It’s National Poetry Month, so I had already planned some creative challenges around poetry, but I read online today that it is International Haiku Poetry Day, so who am I to pass up the chance to write a haiku (or several)?
What is Haiku?
It’s likely you had to write haiku in school, but if you’ve forgotten, they are poems of three lines, where the first and last line have five syllables each and the middle line has seven.
An example is The Light of a Candle by Yosa Buson:
The light of a candle is transferred to another candle— spring twilight.
And more from the Academy of American Poets:
Haiku was traditionally written in the present tense and focused on associations between images. There was a pause at the end of the first or second line, and a “season word,” or kigo, specified the time of year.
The form originated in 13th century Japan, where it served as the opening of a renga or oral poem that was usually 100 stanzas long. The shorter form we know and make our kids write came about in the 16th century.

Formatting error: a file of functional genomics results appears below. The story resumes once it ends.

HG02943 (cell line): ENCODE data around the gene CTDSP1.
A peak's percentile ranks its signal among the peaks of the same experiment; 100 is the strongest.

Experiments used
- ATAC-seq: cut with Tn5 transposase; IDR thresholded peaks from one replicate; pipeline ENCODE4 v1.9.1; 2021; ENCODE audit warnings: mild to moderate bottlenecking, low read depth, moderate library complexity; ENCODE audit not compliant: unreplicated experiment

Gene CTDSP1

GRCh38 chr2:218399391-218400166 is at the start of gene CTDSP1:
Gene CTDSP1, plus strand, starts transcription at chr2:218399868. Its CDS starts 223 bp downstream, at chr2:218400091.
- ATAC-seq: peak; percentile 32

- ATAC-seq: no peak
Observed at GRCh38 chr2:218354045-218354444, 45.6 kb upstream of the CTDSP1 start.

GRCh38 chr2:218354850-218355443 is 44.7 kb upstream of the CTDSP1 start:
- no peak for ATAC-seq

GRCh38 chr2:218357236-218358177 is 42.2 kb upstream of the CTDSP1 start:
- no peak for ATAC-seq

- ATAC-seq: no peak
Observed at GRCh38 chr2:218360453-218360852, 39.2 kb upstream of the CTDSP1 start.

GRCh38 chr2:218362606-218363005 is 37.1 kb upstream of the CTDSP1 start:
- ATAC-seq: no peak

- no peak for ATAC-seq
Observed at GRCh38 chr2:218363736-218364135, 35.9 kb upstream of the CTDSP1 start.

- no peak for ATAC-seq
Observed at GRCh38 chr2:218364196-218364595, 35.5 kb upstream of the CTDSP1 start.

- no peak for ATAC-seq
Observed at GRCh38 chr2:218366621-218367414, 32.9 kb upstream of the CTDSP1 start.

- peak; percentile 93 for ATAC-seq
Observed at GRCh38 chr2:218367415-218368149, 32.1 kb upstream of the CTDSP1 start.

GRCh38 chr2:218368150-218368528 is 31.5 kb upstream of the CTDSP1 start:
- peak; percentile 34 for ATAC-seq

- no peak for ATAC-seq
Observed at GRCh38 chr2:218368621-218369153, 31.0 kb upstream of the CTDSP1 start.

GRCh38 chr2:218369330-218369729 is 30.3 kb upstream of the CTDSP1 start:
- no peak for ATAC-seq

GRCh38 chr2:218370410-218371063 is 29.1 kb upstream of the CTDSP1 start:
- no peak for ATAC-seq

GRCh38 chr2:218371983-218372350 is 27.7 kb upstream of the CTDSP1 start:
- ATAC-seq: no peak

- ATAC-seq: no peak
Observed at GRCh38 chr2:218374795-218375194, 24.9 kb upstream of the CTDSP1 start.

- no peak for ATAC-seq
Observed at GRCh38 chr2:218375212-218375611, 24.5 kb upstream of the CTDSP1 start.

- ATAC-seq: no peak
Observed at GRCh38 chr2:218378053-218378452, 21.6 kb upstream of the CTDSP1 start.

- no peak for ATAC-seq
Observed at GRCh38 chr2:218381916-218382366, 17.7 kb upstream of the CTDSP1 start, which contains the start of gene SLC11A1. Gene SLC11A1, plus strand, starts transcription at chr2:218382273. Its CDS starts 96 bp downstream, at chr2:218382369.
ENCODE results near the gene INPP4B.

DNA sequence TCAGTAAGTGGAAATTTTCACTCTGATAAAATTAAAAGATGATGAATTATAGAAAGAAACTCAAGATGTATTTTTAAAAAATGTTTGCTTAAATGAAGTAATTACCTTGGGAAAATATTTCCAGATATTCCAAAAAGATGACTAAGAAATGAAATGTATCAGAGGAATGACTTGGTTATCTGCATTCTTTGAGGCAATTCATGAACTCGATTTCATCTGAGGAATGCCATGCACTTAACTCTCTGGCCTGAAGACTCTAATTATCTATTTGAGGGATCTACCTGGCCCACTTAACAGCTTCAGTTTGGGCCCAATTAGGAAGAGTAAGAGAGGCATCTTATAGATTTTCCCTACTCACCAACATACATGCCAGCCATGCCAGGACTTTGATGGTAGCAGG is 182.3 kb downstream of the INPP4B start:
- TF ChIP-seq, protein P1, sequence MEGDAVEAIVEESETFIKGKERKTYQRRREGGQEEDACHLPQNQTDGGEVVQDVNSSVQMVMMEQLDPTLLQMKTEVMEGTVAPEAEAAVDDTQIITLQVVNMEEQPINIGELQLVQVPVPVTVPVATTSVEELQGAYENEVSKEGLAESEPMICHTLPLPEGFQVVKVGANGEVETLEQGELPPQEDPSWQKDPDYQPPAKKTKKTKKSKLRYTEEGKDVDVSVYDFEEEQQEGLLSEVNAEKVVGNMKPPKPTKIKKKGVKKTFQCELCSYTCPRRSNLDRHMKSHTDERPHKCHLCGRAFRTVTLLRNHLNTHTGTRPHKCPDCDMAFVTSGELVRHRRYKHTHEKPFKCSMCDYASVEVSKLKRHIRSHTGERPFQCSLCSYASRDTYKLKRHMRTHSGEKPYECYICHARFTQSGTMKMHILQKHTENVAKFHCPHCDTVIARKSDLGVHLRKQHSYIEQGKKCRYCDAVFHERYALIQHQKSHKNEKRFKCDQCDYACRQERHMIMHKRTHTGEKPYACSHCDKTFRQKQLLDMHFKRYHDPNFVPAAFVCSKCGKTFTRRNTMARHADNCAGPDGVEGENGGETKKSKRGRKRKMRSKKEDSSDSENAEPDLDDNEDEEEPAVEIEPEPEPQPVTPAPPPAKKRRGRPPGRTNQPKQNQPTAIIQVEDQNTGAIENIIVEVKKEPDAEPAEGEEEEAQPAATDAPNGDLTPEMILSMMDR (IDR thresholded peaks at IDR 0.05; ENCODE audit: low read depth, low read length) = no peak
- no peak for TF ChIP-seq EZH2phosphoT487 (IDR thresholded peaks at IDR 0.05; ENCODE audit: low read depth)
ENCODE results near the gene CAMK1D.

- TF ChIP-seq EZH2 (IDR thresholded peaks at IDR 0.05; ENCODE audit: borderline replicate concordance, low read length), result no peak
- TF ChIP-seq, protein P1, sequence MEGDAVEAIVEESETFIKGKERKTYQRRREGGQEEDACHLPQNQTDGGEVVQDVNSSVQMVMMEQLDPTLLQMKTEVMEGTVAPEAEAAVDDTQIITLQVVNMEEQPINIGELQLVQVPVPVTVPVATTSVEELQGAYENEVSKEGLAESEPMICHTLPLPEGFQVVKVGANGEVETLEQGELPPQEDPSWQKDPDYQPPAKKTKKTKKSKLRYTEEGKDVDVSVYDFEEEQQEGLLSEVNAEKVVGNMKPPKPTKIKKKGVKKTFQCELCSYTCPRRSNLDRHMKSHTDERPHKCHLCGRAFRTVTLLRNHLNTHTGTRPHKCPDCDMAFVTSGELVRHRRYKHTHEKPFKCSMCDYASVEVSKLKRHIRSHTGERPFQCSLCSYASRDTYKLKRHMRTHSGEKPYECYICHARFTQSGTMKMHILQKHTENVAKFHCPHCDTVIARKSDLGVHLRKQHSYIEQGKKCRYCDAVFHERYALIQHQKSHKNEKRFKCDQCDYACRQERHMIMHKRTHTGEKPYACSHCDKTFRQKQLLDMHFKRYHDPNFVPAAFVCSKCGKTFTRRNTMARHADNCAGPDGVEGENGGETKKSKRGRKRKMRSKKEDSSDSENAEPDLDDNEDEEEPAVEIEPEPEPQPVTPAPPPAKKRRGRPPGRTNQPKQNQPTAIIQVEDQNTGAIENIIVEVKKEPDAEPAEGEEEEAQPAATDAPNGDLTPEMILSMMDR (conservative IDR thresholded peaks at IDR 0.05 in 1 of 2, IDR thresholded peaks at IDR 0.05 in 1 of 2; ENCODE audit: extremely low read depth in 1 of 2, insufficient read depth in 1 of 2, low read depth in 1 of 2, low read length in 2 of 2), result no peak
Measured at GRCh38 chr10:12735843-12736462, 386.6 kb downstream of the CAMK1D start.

They’re actually really fun to write, and if you give yourself a subject you’ll be surprised at how quickly you can come up with ideas. If you just set out to “write a haiku” you will probably be less successful.
Given the warm spring day we’re having and I’m missing today, and the tradition that haiku be about nature and the seasons, I decided to write about spring.
Here was my first effort:
Wind howling outsideSpring showers are coming soonTo wake the flowers
Or you can just write.
Dirt under my nailsThe green smell of plants growingA productive day
Learn More About Haiku
The Haiku Foundation has a great collection of lesson plans related to haiku, which could also help inspire you and allow you to delve deeper into this interesting form.
Want to get a kid interested in haiku? Check out the lovely book Hi, Koo! by Jon J Muth, or any of his other books about a very Zen panda.
If you try your hand at writing a haiku today I’d love to see it!